Nevertheless, the rift between our part of the world and theirs remain. This has several important ramifications. Europe and the United States, with Canada thrown in for good measure, have effectively abandoned what little moral clout they have. Their moral compass does not hold. For that matter, neither do they.
In just 100 days, the West has shown the world just how selectively human rights and all those other values it held dear and still thinks it holds dear can be applied. When Russia invaded Ukraine, and hundreds of Ukrainians fled their homes, the media was awash with journalists crying over their plight. One BBC correspondent thought it emotional “to see Europeans with blue eyes and blond hair being killed every day.” Some victims, it seems, are more worthy than others. Palestinians, clearly, are not.
The West frequently speaks of a rules-based order, and pontificates on the equality of nations. These were values we thought would hold for all situations, for all countries, for all people. That, however, has not been the case. There has been a disproportionate response to the tragedy unfolding in Gaza and most countries in the West have been content in taking the side of those committing the atrocities.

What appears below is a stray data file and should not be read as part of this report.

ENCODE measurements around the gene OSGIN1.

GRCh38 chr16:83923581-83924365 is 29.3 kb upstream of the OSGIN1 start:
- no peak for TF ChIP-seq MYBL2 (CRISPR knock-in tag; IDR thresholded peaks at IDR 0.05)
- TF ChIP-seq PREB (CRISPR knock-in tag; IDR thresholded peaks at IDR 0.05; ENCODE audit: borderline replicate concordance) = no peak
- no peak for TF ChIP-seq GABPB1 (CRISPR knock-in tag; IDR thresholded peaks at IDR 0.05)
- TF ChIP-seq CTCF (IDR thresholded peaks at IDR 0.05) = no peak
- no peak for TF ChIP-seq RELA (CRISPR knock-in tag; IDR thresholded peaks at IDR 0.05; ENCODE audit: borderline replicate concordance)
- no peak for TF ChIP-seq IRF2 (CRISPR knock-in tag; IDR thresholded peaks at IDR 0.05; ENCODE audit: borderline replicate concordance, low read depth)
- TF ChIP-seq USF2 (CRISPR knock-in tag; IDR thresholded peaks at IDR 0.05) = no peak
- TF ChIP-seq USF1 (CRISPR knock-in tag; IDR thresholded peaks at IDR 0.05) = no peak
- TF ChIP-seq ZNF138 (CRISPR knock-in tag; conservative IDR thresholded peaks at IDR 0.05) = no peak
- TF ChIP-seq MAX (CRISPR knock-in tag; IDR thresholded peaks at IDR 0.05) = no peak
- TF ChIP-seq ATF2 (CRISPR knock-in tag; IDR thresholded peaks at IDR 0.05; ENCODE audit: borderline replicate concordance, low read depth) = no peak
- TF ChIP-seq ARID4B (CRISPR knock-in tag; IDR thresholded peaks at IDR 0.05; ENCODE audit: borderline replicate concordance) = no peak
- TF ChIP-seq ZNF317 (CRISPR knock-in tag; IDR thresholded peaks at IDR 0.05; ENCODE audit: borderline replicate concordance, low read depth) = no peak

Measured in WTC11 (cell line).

The West refuses to hear the hundreds of thousands of millions of its own citizens who are speaking up for Palestine and for Palestinian lives. It refuses to acknowledge the growing tide of global opinion against Israeli atrocities. It refuses to listen to the hundreds of thousands of Jewish voices that are critical of Israeli forces and what they are doing in Gaza. In short, it refuses to hear, acknowledge or listen.
What does this mean? It means, simply, that the West has absconded from the moral high ground on which it thought it once stood. In doing so, it has given half the world a reason to come together, to gather around in solidarity.
This is a definitive historical moment. As each day passes, the West’s tone deafness makes it clear who is on the right side of history and who is on the wrong.